We describe a general framework for realistic analysis of sorting algorithms, and we apply it to the average-case analysis of three basic sorting algorithms (QuickSort, InsertionSort, BubbleSort). Usually the analysis deals with the mean number of key comparisons, but here we view keys as words produced by the same source, which are compared via their symbols in lexicographic order. The ‘realistic’ cost of the algorithm is now the total number of symbol comparisons performed by the algorithm, and, in this context, the average-case analysis aims to provide estimates for the mean number of symbol comparisons used by the algorithm. For sorting algorithms, and with respect to key comparisons, the average-case complexity of QuickSort is asymptotic to 2n log n, InsertionSort to n2/4 and BubbleSort to n2/2. With respect to symbol comparisons, we prove that their average-case complexity becomes Θ (n log2n), Θ(n2), Θ (n2 log n). In these three cases, we describe the dominant constants which exhibit the probabilistic behaviour of the source (namely entropy and coincidence) with respect to the algorithm.
Herpes virus infections can cause cognitive impairment during and after acute encephalitis. Although chronic, latent/persistent infection is considered to be relatively benign, some studies have documented cognitive impairment in exposed persons that is untraceable to encephalitis. These studies were conducted among schizophrenia (SZ) patients or older community dwellers, among whom it is difficult to control for the effects of co-morbid illness and medications. To determine whether the associations can be generalized to other groups, we examined a large sample of younger control individuals, SZ patients and their non-psychotic relatives (n=1852).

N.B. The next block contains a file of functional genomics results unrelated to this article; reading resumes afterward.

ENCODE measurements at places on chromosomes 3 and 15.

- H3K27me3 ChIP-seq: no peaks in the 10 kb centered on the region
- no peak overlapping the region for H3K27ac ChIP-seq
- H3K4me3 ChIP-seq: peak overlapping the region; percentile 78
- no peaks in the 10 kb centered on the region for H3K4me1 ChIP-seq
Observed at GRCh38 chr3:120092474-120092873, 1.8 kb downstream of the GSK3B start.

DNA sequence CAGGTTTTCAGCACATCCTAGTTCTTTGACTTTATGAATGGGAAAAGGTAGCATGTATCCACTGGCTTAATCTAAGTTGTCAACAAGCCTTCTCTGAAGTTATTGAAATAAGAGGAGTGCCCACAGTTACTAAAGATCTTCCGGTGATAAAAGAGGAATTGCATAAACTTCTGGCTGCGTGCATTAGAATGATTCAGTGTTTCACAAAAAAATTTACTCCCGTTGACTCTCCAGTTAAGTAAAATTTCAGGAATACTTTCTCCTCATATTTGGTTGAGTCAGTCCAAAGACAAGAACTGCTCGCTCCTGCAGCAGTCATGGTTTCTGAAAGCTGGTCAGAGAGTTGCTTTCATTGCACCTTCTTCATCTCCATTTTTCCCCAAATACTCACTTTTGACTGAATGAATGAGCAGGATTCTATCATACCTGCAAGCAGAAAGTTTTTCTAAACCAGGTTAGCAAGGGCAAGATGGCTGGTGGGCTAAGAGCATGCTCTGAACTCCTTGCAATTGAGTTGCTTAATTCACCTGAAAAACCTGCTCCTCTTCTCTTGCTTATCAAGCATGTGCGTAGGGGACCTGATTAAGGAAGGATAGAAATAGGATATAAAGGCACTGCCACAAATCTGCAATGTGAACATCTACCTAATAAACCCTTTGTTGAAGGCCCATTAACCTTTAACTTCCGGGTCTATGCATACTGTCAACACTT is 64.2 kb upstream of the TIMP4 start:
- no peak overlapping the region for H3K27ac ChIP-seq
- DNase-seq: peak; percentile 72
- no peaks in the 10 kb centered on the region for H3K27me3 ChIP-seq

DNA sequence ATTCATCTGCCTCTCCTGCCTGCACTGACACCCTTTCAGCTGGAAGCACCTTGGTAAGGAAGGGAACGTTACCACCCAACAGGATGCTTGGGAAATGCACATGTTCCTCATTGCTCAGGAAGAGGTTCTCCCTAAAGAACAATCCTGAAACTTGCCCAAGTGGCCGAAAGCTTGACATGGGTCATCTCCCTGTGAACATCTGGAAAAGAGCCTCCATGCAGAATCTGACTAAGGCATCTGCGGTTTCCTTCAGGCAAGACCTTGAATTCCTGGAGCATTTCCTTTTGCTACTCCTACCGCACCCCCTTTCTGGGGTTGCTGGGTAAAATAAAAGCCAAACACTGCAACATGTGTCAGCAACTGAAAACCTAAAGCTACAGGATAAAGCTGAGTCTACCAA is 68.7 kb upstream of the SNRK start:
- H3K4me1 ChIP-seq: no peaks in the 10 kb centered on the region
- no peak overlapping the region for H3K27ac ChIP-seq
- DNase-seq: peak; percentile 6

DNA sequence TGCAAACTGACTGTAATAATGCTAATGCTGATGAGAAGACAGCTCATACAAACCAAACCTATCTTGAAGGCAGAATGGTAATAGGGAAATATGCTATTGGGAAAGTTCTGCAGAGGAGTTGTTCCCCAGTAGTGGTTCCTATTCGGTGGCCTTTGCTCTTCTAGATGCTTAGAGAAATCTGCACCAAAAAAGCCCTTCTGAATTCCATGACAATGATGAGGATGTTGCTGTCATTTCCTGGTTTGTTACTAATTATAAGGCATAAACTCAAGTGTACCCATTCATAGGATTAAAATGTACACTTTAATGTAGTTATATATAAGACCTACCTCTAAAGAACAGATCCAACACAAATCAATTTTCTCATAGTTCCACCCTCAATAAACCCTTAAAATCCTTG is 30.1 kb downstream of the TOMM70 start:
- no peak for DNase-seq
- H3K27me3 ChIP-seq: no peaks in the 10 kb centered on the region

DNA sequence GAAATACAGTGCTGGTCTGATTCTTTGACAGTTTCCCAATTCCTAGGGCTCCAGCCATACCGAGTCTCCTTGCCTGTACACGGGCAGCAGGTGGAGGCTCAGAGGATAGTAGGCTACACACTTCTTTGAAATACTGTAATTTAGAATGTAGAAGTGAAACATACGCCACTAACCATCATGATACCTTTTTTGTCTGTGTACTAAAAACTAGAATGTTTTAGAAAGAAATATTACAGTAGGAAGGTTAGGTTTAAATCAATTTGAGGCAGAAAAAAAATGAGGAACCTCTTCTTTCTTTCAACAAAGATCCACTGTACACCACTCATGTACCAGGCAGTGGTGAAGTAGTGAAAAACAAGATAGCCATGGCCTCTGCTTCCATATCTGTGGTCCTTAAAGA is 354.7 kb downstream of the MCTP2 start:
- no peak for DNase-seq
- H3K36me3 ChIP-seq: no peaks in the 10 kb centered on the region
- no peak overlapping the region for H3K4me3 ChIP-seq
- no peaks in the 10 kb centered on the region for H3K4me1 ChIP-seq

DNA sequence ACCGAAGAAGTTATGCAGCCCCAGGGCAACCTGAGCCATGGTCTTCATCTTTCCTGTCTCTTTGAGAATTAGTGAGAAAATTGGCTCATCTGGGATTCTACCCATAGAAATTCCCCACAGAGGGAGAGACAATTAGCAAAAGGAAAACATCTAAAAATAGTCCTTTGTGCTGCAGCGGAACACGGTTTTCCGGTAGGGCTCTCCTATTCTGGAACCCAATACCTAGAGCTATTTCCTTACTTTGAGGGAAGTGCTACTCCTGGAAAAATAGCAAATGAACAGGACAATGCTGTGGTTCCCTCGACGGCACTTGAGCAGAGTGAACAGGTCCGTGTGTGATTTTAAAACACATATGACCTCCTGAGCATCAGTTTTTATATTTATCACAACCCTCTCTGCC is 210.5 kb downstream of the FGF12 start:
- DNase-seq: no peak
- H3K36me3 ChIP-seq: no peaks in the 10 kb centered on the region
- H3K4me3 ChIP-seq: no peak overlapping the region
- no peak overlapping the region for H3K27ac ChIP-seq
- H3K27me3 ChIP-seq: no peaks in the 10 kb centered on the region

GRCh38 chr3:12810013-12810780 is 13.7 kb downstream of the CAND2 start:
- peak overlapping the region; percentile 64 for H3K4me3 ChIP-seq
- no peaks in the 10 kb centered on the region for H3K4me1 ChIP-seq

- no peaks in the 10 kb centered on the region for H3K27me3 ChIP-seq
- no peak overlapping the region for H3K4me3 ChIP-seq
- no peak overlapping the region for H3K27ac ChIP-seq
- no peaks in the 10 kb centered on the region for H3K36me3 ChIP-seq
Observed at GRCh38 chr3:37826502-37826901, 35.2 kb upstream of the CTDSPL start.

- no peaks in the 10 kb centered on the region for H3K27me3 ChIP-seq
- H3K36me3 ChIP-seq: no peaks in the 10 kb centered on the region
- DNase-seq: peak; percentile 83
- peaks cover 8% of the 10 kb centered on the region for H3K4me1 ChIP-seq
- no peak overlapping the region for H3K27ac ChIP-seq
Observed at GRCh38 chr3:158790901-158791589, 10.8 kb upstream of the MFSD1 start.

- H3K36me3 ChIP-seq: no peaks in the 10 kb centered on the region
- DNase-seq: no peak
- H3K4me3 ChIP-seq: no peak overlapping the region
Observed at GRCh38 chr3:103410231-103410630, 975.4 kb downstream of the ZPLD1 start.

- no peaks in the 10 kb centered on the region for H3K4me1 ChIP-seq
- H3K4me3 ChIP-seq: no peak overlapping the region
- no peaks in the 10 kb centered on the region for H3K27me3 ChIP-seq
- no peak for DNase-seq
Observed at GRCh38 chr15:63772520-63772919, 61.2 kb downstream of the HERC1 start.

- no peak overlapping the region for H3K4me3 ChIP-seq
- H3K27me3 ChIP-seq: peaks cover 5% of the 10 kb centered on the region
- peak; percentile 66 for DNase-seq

Using multivariate models, cognitive performance was evaluated in relation to exposures to herpes simplex virus type 1 (HSV-1), herpes simplex virus type 2 (HSV-2) and cytomegalovirus (CMV), controlling for familial and diagnostic status and sociodemographic variables, including occupation and educational status. Composite cognitive measures were derived from nine cognitive domains using principal components of heritability (PCH). Exposure was indexed by antibodies to viral antigens.
PCH1, the most heritable component of cognitive performance, declines with exposure to CMV or HSV-1 regardless of case/relative/control group status (p = 1.09 × 10−5 and 0.01 respectively), with stronger association with exposure to multiple herpes viruses (β = −0.25, p = 7.28 × 10−10). There were no significant interactions between exposure and group status.